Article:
DYSON—Cornell University’s business fraternities are in a state of totality after a stunning revelation has upended their very world. It all began Monday morning when during a recruiting call with Morgan Stanley, the moderator Kaity Moleeto ‘17 revealed that she had first been drawn to investment banking when a classmate in her financial accounting course during her freshman year asked if she had any interest in entering finance. When asked during the Q&A which business fraternity Moleeto had been a part of in her time at Cornell, the alumna paused for a moment before saying “I’m going to level with you guys, I never saw the need to join one. I was able to connect with enough people who would be in the industry with me by making friends in class.”
The shockwaves that Moleeto inadvertently created have caused an identity crisis among the business fraternities on campus. It would appear that the radical notion of being friendly to peers in class has largely not been factored into the culture of Cornell’s business frats, which have relied on endless case studies and binge drinking as their foremost networking practices.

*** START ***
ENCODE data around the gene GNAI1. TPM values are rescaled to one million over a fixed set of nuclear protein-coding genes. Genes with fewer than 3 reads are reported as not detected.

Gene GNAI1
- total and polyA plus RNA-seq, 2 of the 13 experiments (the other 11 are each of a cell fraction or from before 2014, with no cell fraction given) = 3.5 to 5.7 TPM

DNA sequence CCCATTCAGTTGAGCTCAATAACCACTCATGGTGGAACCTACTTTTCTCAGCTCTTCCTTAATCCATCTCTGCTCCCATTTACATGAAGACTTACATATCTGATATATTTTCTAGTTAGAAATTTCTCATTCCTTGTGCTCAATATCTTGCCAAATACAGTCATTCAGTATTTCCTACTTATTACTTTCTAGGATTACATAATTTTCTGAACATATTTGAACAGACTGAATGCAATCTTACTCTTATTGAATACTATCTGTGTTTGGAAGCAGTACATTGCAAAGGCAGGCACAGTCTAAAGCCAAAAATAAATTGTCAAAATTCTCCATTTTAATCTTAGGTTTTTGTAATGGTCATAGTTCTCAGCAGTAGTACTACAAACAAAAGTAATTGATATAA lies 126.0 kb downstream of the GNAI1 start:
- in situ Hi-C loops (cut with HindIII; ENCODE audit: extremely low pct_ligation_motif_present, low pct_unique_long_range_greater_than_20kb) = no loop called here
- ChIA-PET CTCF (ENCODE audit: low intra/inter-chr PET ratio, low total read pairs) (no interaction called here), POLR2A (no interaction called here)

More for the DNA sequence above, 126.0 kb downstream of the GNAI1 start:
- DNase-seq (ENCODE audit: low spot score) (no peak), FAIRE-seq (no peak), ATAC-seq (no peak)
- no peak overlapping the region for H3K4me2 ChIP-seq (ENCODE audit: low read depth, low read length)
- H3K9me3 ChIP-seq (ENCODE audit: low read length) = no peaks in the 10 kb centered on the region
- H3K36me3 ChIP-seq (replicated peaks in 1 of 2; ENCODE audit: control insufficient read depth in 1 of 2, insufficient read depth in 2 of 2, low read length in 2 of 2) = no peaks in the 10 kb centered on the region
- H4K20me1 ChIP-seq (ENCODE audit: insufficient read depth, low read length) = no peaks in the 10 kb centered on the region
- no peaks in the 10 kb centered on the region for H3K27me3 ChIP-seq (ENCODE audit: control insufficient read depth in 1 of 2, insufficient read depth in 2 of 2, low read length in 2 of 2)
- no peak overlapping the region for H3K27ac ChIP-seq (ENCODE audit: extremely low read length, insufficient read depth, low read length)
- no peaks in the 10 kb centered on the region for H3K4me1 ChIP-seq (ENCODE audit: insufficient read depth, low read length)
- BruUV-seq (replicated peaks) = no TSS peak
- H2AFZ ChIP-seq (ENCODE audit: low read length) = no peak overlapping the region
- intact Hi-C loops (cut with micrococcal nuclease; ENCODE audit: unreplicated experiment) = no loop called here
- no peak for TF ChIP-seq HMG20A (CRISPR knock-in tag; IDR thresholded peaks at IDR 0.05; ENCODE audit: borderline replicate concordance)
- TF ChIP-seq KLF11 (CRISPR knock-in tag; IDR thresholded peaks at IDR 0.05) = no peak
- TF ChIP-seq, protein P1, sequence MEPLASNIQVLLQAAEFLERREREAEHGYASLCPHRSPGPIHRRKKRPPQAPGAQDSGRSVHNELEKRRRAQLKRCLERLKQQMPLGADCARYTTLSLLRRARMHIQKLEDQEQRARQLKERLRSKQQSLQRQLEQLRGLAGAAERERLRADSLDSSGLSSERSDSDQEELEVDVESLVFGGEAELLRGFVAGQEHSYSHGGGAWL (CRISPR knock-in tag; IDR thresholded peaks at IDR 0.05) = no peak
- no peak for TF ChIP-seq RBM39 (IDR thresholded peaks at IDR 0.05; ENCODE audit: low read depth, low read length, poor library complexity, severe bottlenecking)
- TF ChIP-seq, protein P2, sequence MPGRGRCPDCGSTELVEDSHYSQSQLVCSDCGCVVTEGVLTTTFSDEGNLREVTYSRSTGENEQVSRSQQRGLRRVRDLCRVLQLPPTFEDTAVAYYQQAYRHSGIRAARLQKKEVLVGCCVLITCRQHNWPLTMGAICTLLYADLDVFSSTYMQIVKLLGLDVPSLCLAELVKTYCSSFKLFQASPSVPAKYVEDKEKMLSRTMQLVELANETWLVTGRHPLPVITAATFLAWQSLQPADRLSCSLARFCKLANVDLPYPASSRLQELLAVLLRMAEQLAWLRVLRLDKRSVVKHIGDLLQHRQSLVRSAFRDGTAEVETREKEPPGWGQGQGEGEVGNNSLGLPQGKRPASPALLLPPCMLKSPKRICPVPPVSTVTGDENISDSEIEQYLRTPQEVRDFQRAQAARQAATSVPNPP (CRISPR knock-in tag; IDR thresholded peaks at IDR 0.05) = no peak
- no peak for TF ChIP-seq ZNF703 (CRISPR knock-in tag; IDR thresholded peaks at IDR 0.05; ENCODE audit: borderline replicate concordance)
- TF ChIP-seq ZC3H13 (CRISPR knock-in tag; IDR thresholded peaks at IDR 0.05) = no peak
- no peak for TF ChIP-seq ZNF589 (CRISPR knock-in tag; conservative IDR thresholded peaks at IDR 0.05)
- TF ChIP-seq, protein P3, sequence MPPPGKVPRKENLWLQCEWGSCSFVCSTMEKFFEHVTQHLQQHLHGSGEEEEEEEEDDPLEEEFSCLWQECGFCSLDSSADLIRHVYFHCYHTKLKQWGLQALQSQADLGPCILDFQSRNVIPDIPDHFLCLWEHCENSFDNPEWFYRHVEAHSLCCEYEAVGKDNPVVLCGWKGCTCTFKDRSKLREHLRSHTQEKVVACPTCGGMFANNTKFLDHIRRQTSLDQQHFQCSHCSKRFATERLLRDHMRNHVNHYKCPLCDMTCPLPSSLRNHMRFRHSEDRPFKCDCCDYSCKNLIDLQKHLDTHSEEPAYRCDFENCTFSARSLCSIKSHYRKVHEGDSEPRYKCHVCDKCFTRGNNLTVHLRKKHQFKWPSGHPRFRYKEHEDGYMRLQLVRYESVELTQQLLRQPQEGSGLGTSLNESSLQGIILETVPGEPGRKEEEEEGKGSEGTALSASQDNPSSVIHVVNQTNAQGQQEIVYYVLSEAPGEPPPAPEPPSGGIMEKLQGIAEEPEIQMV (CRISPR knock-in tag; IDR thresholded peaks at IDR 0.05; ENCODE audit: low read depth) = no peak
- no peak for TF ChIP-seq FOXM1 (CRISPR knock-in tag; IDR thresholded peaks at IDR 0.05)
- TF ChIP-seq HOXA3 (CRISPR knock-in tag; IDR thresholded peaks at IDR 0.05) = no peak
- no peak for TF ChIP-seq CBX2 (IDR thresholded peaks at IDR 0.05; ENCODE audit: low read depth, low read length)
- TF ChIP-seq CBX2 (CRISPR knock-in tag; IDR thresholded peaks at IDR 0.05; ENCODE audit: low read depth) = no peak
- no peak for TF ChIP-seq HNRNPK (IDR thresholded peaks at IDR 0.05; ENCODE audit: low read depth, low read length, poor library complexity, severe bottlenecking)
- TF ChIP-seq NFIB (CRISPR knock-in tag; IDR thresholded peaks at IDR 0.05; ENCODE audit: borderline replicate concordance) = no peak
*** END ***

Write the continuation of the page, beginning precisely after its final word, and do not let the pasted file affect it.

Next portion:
Roberta Hoal, a junior in Dyson who attended the call, was astonished by this notion- “What did she mean she wasn’t in a business frat? How can you work in finance if you don’t join PGN, DSP, or even the Cornell Hedge Fund??”
Hoal was not the only audience member who was taken aback by the idea of someone successfully networking outside of a pre-professional setting. Aidan Swaak, a senior who sources claim “won’t shut the fuck up” about his return offer to Citi, was visibly crushed to learn that making friends in class is also a good way to find connections in finance.
“I honestly don’t know how to move forward. I’ve been in a business frat since I was a freshman thinking that was the only way to make it to Wall Street.” said Swaak, continuing, “I wouldn’t have spent hours in Excel doing analytical simulations if I’d known the kids in my classes were also trying to work in finance.”